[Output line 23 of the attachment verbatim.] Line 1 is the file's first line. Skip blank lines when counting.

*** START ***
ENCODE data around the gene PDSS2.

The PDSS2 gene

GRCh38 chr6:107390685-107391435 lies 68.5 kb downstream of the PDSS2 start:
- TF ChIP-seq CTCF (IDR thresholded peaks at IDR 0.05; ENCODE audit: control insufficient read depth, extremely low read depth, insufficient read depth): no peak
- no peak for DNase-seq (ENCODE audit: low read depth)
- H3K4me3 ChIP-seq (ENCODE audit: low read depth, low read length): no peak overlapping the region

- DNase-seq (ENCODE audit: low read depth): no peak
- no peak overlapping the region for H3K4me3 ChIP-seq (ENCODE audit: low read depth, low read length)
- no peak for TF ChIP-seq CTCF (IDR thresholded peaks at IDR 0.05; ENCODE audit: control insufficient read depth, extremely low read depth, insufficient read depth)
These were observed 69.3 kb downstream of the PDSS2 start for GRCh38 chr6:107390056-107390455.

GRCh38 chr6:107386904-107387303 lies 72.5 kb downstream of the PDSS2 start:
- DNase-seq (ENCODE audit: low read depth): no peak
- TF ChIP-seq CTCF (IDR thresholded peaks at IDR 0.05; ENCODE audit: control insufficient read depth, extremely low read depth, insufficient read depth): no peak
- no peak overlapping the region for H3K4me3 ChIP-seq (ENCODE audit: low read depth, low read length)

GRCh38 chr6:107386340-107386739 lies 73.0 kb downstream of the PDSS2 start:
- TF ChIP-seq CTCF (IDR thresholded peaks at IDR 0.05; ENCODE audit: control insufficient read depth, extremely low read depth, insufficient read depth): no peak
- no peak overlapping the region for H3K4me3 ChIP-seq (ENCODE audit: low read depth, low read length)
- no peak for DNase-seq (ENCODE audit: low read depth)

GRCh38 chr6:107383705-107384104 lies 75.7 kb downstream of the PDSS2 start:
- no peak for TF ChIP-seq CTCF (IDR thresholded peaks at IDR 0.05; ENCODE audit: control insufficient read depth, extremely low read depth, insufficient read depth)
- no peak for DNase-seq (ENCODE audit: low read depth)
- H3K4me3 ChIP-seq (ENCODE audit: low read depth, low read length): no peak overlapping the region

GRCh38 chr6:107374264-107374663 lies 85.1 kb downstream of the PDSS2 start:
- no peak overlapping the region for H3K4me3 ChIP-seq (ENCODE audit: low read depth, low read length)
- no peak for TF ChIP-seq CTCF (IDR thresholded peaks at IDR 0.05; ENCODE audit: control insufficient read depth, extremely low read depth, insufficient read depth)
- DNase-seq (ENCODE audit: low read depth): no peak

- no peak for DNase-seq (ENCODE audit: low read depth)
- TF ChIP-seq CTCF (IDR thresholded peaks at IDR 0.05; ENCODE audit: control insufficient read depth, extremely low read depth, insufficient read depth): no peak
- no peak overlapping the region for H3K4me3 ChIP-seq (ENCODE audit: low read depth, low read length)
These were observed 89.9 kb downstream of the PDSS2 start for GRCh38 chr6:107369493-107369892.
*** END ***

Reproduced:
GRCh38 chr6:107374264-107374663 lies 85.1 kb downstream of the PDSS2 start: